After I finished my staircase redo,
I vowed I would never post anything about it on my blog.
After all, what could I possibly add to all of the other wonderful blogs and information posts?
Then….based on questions I received about how I did certain things…
……Oh hey….it looks like lots of folks have gotten various parts of the story………
that I can find….
the rest this side of the story.
So… I assembled a few tips that were incredibly useful to me…..
and humbly submit them to this most excellent body of knowledge.
Even if it turns out that these are not
the rest of the story…
…which I doubt they are…
perhaps they are
…at the very least….
another most helpful chapter.
Tip #1 – The Big Seal…..keeping stuff out.
For many reasons, it is so important to seal off the work area. Long dry and cure times for certain kinds of paint mean human and/or pet hair, dust, lint, bouncing balls, and etc. can undo an awfully lot of good work. Protect the work area with some kind of seal and make every effort to keep all pets and nonessential persons out of the work area. It may sound ridiculous, but one stuck hair on a semi-dry step can create a resand and redo situation. Nightmare. Time consuming. Ugh.
This is actually the seal to my kitchen redo. I am embarrassed to tell you that I didn’t get a snap of the staircase seal.
Tip #2 – The Big Seal…..keeping stuff in.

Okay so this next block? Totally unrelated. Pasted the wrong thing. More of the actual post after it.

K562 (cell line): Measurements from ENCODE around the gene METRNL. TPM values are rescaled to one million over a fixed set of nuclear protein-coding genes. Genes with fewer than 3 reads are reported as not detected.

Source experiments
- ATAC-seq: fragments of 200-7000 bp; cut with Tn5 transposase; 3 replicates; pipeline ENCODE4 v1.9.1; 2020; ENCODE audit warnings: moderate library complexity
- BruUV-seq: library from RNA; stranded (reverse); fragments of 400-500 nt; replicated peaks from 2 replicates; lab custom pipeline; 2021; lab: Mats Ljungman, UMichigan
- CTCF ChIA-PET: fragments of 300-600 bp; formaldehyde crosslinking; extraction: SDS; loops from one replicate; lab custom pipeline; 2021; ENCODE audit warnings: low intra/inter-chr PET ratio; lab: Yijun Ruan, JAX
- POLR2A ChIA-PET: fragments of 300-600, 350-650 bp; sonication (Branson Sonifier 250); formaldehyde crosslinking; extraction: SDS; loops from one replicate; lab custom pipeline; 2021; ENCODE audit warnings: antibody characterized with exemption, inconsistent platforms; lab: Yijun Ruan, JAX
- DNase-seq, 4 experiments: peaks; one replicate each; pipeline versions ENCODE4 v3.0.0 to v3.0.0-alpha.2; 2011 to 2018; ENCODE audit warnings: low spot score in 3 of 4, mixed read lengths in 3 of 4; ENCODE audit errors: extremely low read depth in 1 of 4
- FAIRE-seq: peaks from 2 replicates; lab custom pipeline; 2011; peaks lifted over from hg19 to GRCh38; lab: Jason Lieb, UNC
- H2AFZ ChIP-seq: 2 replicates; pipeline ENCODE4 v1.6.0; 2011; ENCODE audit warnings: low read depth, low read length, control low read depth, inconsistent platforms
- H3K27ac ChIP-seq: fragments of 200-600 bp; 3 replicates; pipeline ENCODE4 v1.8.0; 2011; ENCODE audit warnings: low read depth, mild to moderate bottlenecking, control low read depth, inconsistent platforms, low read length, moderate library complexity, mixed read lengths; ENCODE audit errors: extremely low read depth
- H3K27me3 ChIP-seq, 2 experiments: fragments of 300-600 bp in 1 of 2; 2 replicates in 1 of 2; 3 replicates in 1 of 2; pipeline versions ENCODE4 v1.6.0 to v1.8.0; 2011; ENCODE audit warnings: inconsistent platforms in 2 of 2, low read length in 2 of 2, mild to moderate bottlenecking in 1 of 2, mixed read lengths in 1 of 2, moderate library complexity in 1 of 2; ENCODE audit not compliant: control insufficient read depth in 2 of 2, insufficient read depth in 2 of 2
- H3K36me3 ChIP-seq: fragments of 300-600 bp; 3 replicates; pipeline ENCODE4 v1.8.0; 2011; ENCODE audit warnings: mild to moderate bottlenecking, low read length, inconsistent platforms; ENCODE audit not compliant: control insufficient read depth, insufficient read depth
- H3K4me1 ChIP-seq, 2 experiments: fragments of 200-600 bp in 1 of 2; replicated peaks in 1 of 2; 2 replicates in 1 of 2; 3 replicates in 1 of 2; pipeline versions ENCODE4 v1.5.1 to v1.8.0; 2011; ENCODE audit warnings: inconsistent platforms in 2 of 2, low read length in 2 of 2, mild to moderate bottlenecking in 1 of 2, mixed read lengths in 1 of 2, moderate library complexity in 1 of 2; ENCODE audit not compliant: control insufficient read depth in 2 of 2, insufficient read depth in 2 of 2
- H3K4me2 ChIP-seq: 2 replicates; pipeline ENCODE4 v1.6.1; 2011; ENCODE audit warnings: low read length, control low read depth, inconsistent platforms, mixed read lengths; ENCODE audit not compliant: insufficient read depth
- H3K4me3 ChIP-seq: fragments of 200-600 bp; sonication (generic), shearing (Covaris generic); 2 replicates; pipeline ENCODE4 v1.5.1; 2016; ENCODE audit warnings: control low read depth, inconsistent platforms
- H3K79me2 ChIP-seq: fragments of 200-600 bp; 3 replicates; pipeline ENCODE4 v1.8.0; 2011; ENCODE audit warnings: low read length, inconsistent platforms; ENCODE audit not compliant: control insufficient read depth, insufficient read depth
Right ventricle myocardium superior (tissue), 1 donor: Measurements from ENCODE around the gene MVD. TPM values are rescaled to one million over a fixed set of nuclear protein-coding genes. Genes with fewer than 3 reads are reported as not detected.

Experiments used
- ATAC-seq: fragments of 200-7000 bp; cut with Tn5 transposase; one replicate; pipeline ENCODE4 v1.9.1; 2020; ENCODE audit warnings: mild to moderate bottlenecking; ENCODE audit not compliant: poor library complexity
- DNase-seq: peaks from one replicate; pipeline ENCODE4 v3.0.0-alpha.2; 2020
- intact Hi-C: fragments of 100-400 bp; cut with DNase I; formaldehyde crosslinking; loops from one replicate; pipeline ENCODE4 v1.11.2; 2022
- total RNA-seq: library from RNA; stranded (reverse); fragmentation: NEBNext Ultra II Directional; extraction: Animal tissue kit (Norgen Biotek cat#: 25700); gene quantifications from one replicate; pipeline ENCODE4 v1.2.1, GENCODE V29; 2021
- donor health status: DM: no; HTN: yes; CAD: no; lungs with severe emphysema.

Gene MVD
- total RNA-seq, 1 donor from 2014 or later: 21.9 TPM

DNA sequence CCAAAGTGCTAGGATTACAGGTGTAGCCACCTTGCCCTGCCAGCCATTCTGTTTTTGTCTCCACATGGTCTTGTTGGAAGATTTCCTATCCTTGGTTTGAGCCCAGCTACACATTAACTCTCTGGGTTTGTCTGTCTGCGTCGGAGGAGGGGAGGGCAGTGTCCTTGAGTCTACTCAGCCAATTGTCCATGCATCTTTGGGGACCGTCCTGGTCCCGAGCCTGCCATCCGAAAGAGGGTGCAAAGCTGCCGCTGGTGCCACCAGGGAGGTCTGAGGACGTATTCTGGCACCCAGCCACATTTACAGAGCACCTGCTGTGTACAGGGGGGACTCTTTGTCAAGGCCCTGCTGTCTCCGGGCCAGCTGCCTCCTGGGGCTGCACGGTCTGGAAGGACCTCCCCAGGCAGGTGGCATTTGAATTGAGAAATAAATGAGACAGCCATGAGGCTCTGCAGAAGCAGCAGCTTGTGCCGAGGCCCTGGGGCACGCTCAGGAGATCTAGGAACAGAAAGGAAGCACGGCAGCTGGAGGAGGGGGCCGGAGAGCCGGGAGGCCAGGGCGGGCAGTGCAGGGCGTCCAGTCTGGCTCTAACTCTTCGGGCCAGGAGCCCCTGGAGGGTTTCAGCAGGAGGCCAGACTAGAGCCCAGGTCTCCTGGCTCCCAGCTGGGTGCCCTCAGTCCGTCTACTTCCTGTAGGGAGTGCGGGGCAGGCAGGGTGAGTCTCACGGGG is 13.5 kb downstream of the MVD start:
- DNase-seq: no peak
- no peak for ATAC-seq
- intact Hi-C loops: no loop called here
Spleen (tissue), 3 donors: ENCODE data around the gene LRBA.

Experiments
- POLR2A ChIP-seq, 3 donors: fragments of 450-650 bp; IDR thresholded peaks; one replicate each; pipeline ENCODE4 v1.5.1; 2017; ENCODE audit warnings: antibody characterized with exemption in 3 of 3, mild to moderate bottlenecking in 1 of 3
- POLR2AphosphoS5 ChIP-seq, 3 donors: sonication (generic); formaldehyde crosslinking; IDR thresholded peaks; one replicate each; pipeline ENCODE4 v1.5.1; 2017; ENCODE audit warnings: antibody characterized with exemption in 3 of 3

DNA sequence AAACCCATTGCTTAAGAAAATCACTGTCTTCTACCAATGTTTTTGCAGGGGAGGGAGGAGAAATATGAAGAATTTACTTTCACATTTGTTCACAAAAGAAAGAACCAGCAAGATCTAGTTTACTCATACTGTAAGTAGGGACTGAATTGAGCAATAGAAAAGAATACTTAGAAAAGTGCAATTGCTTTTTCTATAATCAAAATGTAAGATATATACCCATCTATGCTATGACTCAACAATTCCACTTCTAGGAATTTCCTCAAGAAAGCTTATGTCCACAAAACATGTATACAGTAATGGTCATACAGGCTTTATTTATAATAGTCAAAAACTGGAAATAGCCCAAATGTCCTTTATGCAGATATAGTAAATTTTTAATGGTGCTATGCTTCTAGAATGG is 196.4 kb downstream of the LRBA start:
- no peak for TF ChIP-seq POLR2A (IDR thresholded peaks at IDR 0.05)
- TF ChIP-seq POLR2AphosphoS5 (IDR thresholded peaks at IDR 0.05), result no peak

When the carpet pull begins, dust and dirt will likely fill the air. The two easiest ways to control this are….(1) seal off the area…and (2) run the vacuum during the pull. Even the cleanest of carpets will set loose lots of dust as it is pulled from the steps. This time we’re thinking about protecting the rest of the home. This dust does not need to land all over the kitchen…upholstery…drapes…beds. You get my drift.
Tip #3 – Cut It If You Can
Try to cut the carpet and pull it up in sections. It’s easier to handle and lessens the amount of flying dirt. Once a section of carpet is pulled, take it immediately to the outdoors. Don’t set it down and keep pulling the next section. Then, pull the pad separately. Keep the vacuum going….generate a draft for the dust…..right into the snoz of the vacuum. Then clean. Vacuum. Pull ALL of the nails. Fill holes with wood filler.
Once the sanding starts, nobody should go up and down the stairs without shoe covers. Instead of shoe covers, I laid heavy pieces of construction grade brown paper over the steps. Part of sanding is to remove dirt and grime….and the other part is to smooth the surface. Paint will not stick to dirt and grime. Stain will actually show the foot or hand prints. Either way…it creates a real mess. So get strict about this and protect the sanded stairs against new grime.
Tip #5 – Clean Up Your Act
Once sanding is complete, it’s time to clean the steps and the woodwork as if you are prepping for surgery. I put a HEPA anti-allergy filter in my vacuum cleaner and actually ran the vacuum during the entire sanding process. Some hand sanders have bags attached to collect the dust, but they don’t catch the fine stuff. You know….the stuff that causes grit and prevents paint from sticking. I did follow the vacuuming with a wet wipe. The painted areas were ok to wipe with a damp cloth, but wetting the raw wood on the steps can cause the fibers to rise. And, no…they don’t go back down when the wood dries….the wood has to be sanded again. Hence, my Type-A approach with the vacuum.
Tip #6 – See You at the Top